Wenzel on Kirzner

Robert Wenzel offers a spirited defense of Israel Kirzner’s concept of entrepreneurial alertness in a response to Danny Sanchez. I admire Wenzel’s enthusiasm and his appreciation for Mises, but I think his defense misses the mark. Indeed, there is a growing awareness among scholars working in the Austrian tradition that the essence of entrepreneurship is not alertness, but uncertainty-bearing, what Frank Knight and Mises both called judgment. I’m hardly an impartial observer in this debate, so I’ll offer only a few brief remarks here.

First, the critical construct in Kirzner’s approach to entrepreneurship is not alertness (or discovery), but opportunities. What is it, in other words, that the entrepreneur is alert to? A skilled baseball hitter is particularly alert to the speed and position of the ball; a watchful mother is alert to the cry of her child; the successful hunter is alert to the movements of the deer; and so on. The problem with Kirzner’s metaphor is not the idea that certain people are especially quick to notice things, but the idea that profits exist out there, objectively, waiting to be noticed. In a world of uncertainty, there are no profit opportunities to be alert to.

Of course, Kirzner recognizes that his metaphor is just that, a metaphor. My argument is that the metaphor is unhelpful and misleading. It takes our attention away from the uncertainty inherent in all human action, particularly regarding commercial behavior that involves the ownership and deployment of heterogeneous capital resources. Wenzel counters with examples of real-world entrepreneurs who don’t think about uncertainty. “[T]hey aren’t rolling case or class dice. They aren’t taking much risk. They are seeing Kirznerian opportunities.” But this is simply a category mistake. The issue isn’t what these entrepreneurs think they are doing, but what they are actually doing. Real-world entrepreneurs tend to be highly confident — overconfident, according to most of the research literature — in their judgments about the future. When they act, they have a particular image of the future in mind, and they are often sure their actions will bring about this particular future. But this is a statement about the entrepreneur’s psychology, not the economic function of the entrepreneur. The entrepreneur may believe he is seizing an objectively existing profit opportunity, but he isn’t. There are no such things to be seized.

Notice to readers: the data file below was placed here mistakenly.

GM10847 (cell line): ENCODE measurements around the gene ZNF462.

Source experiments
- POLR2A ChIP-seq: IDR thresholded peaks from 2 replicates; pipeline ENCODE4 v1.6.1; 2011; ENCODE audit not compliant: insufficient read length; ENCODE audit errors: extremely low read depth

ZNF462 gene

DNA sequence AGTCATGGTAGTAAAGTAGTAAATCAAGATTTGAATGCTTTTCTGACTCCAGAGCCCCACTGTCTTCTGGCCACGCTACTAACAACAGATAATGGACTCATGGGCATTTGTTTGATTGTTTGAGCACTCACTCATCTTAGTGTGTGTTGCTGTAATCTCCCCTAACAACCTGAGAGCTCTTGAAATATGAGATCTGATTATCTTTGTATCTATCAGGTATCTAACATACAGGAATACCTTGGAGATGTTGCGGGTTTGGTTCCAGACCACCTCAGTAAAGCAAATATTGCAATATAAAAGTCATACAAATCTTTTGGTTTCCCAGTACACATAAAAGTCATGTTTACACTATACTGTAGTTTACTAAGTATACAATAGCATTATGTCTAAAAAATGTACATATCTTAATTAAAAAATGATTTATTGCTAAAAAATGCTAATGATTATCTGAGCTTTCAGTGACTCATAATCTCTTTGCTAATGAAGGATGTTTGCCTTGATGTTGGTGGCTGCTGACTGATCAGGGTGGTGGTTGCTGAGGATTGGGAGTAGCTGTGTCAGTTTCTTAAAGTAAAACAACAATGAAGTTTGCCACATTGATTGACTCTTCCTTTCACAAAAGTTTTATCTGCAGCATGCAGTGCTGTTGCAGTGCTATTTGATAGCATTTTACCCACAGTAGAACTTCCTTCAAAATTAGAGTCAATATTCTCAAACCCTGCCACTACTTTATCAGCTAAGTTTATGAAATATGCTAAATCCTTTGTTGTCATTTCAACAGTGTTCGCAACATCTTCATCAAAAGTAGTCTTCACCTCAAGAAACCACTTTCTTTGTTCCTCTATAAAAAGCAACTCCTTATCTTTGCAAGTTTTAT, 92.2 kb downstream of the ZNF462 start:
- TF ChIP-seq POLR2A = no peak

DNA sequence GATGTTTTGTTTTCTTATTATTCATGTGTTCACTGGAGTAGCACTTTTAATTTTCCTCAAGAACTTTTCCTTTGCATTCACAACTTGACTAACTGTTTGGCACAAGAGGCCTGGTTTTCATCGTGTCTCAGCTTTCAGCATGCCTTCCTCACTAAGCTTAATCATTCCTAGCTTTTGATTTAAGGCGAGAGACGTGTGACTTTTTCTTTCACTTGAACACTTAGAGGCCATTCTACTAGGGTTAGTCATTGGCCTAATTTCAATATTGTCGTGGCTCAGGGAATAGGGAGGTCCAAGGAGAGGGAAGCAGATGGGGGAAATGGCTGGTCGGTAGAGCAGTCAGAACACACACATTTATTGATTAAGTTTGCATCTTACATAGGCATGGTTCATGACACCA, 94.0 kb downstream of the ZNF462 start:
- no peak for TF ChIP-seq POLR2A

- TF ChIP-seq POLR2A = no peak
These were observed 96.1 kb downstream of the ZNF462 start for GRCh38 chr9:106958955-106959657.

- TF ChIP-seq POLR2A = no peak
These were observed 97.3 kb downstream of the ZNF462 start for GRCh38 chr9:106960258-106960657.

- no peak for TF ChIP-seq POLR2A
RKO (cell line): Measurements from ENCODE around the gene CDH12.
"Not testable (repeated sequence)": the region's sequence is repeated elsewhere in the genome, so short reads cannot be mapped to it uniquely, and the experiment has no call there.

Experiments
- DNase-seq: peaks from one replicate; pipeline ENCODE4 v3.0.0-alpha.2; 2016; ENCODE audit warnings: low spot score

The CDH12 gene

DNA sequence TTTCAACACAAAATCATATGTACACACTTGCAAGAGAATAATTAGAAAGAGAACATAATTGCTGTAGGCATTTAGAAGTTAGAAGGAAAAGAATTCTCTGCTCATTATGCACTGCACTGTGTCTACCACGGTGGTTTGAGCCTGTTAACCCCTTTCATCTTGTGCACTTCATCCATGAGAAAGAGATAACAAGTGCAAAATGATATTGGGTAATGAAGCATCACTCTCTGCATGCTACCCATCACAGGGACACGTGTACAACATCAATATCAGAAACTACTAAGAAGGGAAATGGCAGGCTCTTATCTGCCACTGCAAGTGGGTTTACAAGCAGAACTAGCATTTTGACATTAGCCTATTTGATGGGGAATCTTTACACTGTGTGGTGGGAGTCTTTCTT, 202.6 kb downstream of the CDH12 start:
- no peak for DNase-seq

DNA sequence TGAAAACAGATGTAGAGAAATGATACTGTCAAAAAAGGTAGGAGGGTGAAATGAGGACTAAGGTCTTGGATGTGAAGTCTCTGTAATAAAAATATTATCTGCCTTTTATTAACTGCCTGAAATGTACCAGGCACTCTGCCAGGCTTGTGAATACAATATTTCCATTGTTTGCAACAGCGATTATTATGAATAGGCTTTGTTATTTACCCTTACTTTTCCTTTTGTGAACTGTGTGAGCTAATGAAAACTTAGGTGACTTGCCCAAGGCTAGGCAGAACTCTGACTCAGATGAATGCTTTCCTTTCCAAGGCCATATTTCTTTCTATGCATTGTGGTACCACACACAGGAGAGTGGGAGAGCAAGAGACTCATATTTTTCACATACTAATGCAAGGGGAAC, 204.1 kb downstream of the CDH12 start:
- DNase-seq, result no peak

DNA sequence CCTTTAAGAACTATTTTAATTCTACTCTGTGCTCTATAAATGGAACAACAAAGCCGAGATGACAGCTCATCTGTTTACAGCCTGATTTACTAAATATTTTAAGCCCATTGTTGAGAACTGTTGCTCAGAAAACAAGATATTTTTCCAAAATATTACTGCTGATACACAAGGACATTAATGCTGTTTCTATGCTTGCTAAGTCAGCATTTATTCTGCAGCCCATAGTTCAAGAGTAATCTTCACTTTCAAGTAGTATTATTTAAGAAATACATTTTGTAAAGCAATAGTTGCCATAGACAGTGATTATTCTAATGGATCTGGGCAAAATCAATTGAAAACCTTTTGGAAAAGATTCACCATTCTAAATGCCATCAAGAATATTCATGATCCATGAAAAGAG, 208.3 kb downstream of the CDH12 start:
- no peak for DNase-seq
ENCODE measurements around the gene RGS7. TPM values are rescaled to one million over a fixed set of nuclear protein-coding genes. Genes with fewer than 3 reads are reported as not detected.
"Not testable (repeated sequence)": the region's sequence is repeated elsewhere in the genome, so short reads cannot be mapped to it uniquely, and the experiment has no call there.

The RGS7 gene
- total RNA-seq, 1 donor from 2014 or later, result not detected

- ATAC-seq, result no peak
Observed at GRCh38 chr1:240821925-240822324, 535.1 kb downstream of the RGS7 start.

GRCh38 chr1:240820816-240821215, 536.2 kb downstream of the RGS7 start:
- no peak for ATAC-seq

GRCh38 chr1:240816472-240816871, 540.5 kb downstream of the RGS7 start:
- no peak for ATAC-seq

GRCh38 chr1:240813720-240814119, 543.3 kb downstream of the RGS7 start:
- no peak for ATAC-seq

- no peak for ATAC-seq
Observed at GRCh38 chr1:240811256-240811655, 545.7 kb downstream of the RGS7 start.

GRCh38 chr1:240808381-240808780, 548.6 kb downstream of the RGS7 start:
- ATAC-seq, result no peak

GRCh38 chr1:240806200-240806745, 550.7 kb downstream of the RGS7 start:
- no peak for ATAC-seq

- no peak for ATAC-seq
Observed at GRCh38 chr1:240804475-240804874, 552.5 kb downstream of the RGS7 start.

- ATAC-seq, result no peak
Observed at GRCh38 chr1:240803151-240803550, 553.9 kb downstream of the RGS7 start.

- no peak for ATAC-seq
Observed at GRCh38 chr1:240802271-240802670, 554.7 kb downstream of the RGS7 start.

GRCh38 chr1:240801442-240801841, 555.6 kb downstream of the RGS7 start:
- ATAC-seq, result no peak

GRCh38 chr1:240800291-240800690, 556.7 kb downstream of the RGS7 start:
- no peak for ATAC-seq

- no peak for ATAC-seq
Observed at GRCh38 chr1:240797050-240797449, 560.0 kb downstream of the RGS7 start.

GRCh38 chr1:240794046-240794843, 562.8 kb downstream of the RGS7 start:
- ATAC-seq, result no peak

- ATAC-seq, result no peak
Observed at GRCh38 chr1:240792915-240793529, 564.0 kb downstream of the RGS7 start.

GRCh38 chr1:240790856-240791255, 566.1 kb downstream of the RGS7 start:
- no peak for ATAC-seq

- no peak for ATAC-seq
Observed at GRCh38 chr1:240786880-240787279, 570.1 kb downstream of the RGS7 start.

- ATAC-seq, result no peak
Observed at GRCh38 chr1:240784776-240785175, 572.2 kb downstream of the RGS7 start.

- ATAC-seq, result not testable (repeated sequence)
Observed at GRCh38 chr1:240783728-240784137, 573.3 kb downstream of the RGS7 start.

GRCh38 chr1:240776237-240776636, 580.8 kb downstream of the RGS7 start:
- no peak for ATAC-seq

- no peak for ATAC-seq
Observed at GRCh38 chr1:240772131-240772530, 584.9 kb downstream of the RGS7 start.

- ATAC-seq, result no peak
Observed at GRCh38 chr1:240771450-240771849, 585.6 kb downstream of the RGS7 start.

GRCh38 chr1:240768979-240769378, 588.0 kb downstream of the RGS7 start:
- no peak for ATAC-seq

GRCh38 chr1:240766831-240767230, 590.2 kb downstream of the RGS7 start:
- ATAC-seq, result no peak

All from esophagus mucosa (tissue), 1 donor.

Second, Wenzel misreads Mises on entrepreneurship and resource ownership (partly by quoting Mises out of context). This is understandable, because Mises’s own treatment of the distinction between entrepreneur and capitalist is uncharacteristically muddled. Mises virtually always associates entrepreneurship with judgment under uncertainty, but he has a lone reference to “pure entrepreneurship,” where he discusses the “imaginary construct of functional distribution” mentioned by Wenzel. I’ve written about this before, so I’ll just quote myself:

Mises clearly associates entrepreneurship with uncertainty-bearing: “The term entrepreneur as used by [economic] theory means: acting man exclusively seen from the aspect of the uncertainty inherent in every action” (Mises, 1949, p.254). Of course, all human action involves uncertainty, as Mises emphasizes by quoting the English proverb: “There’s many a slip ’twixt cup and lip” (Mises, 1949, p.254). Hence, capital owners, landowners, and even laborers (who own their own minds and bodies) act as entrepreneurs under conditions of uncertainty. Mises goes on, in the passage noted above, to describe a “pure entrepreneur” who is neither capitalist, landowner, or laborer, but his discussion is confusing, describing a hypothetical agent who borrows funds from capitalists, invests them, reaps any subsequent profit, and passes losses on to the lenders. But, as he notes: “Such an entrepreneur would, in fact, be an employee of the capitalists who speculates on their account and takes a 100 percent share in the net profits without being concerned about the losses” (Mises, 1949, p.254). But clearly such an agent is an employee of the capitalists, paid with a contingency fee. The uncertainty-bearer – the entrepreneur, according to Mises’s own definition – in this example is the capitalist, not the employee. Mises agrees, writing just two sentences later: “To the extent that the losses incurred cannot be borne out of the entrepreneur’s own funds, they fall upon the lending capitalists, whatever the terms of the contract may be. A capitalist is always also virtually an entrepreneur and speculator. He always runs the chance of losing his funds” (Mises, 1949, p.254). What, then, is a “pure entrepreneur”? The concept makes little sense in Mises’s own formulation.